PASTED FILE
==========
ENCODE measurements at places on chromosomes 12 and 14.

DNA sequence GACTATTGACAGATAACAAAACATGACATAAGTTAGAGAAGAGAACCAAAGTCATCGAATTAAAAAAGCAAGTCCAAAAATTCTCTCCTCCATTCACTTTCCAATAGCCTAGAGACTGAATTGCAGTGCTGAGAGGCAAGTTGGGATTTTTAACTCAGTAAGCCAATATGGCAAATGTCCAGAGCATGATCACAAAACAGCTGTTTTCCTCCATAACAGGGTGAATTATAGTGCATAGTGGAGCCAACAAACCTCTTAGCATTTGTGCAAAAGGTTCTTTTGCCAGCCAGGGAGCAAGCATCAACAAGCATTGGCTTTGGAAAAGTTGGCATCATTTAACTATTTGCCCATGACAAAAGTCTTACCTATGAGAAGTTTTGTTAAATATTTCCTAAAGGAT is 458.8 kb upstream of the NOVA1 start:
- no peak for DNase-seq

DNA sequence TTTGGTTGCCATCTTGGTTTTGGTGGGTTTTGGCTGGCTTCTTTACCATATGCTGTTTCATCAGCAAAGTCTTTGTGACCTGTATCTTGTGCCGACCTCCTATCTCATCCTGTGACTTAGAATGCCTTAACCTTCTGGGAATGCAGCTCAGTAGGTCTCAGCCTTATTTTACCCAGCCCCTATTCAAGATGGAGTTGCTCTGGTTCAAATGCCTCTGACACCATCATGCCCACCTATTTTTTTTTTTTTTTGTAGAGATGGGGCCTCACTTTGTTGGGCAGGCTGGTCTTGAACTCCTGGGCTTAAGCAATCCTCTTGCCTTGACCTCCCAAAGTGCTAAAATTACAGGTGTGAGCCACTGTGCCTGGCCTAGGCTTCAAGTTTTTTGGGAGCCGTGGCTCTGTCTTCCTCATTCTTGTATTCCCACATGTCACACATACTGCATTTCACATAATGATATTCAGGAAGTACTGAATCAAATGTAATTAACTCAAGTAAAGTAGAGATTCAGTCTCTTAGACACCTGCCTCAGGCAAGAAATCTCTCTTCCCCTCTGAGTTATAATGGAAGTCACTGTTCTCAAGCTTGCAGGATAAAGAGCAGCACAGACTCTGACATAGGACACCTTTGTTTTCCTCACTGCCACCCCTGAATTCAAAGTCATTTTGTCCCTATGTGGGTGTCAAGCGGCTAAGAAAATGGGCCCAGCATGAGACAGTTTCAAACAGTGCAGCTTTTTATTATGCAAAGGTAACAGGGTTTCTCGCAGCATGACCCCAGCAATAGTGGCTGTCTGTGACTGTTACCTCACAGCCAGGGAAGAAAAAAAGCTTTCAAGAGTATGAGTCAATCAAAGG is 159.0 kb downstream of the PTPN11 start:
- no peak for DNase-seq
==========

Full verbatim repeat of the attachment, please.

ENCODE measurements at places on chromosomes 12 and 14.

DNA sequence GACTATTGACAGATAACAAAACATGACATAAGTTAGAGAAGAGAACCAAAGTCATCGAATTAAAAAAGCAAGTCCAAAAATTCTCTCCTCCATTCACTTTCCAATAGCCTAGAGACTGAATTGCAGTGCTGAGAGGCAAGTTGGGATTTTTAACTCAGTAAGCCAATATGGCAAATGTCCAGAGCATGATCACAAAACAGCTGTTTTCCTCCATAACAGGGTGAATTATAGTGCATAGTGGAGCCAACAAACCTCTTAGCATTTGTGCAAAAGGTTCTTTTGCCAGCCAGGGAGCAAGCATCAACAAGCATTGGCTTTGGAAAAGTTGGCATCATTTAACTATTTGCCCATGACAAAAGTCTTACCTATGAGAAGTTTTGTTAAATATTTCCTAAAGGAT is 458.8 kb upstream of the NOVA1 start:
- no peak for DNase-seq

DNA sequence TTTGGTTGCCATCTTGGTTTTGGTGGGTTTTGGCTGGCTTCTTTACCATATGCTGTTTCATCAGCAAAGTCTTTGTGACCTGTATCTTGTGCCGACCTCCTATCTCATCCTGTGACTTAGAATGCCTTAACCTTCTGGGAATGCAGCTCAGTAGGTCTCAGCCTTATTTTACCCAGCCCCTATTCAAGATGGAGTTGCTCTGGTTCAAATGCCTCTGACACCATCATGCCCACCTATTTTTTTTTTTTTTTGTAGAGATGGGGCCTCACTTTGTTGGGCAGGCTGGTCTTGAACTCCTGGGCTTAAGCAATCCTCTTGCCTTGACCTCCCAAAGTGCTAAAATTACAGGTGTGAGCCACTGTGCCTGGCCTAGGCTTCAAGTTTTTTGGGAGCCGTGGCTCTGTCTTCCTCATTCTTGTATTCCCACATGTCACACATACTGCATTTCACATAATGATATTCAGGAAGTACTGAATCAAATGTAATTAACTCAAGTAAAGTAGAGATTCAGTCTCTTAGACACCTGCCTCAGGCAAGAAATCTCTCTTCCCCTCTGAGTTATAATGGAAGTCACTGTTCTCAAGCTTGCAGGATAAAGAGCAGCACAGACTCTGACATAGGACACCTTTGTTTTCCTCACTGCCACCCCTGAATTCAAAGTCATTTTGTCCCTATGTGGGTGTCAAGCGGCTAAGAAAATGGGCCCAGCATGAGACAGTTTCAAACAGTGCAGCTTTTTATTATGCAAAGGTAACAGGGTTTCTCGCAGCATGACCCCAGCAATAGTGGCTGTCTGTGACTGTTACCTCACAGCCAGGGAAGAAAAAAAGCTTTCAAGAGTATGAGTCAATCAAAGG is 159.0 kb downstream of the PTPN11 start:
- no peak for DNase-seq